Objectives: The aim of this study was to compare the acute effects of isometric versus dynamic resistance exercise on pain during a pain-provoking activity, and exercise-induced hypoalgesia in participants with patellar tendinopathy. Design: This study was a pre-registered randomised crossover study. Participants were blinded to the study hypothesis. Methods: Participants (N = 21) performed a single session of high load isometric resistance exercise or dynamic resistance exercise, in a randomised order separated by a 7-day washout period. Outcomes were assessed before, immediately after, and 45 min post-exercise. The primary outcome was pain intensity scored on a numeric pain rating scale (NRS; 0–10) during a pain-provoking single leg decline squat (SLDS). Secondary outcomes were pressure pain thresholds (PPTs) locally, distally and remotely, as well as tendon thickness. Results: There was a significant decrease in pain NRS scores (mean reduction 0.9, NRS 95%CI 0.1–1.7; p = 0.028), and increase in PPTs at the tibialis anterior muscle (mean increase 34 kPa 95%CI 9.5–58.5; p = 0.009) immediately post-exercise. These were not sustained 45 min post-exercise for pain (NRS) or PPTs (p > 0.05). There were no differences between exercise on any outcome. Conclusions: While patients with patellar tendinopathy decreased pain during SLDS in response to resistance training, but the magnitude was small. Contraction mode may not be the most important factor in determining the magnitude of pain relieving effects. Similarly, there were only small increases in PPTs at the tibialis anterior which were not superior for isometric exercise.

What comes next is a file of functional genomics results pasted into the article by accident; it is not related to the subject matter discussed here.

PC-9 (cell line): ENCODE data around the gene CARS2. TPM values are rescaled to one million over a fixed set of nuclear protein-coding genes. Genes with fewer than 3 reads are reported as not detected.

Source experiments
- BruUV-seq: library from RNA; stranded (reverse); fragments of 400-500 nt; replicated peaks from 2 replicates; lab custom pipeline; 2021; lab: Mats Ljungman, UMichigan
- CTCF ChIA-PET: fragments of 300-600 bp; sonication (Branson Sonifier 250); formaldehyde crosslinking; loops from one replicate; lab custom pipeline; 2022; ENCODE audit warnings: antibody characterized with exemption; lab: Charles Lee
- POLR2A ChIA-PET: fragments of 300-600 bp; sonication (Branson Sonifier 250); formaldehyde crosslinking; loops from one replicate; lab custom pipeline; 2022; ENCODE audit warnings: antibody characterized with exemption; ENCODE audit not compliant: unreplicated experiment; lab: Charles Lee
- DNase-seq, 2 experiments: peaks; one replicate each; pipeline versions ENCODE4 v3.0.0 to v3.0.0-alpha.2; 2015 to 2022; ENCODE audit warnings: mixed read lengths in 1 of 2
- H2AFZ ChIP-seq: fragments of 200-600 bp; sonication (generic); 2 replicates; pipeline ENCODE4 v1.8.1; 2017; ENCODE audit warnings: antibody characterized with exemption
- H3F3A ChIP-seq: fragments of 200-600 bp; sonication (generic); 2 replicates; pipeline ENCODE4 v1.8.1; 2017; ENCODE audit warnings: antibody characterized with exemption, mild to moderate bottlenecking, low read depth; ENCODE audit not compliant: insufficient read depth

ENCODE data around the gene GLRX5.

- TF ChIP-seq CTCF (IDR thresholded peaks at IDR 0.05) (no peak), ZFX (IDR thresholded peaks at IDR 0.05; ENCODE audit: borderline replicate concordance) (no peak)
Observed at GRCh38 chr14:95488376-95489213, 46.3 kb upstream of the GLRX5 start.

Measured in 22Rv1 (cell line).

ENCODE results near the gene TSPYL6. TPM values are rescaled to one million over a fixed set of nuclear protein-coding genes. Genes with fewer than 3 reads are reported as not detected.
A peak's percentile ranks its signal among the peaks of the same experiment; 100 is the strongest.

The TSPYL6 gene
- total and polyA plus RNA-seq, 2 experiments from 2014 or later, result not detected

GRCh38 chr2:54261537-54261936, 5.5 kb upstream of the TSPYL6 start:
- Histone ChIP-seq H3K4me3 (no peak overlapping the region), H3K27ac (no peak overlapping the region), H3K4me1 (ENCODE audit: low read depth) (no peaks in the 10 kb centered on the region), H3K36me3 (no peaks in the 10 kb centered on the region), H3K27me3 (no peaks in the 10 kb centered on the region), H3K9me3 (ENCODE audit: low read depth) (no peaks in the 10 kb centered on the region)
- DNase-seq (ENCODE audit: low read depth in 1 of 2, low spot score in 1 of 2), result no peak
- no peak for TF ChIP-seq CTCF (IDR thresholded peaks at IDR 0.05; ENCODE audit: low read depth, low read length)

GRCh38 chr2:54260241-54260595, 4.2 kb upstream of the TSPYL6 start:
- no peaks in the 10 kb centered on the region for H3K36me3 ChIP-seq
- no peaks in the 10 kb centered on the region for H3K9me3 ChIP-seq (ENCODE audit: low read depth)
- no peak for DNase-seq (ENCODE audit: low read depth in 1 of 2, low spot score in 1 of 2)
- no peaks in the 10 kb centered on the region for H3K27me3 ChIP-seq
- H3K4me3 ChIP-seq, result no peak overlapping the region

Holden, S., Lyng, K., Graven-Nielsen, T., Riel, H., Olesen, J. L., Larsen, L. H., & Rathleff, M. S. (2020). Isometric exercise and pain in patellar tendinopathy: A randomized crossover trial. Journal of Science and Medicine in Sport, 23(3), 208–214. https://doi.org/10.1016/j.jsams.2019.09.015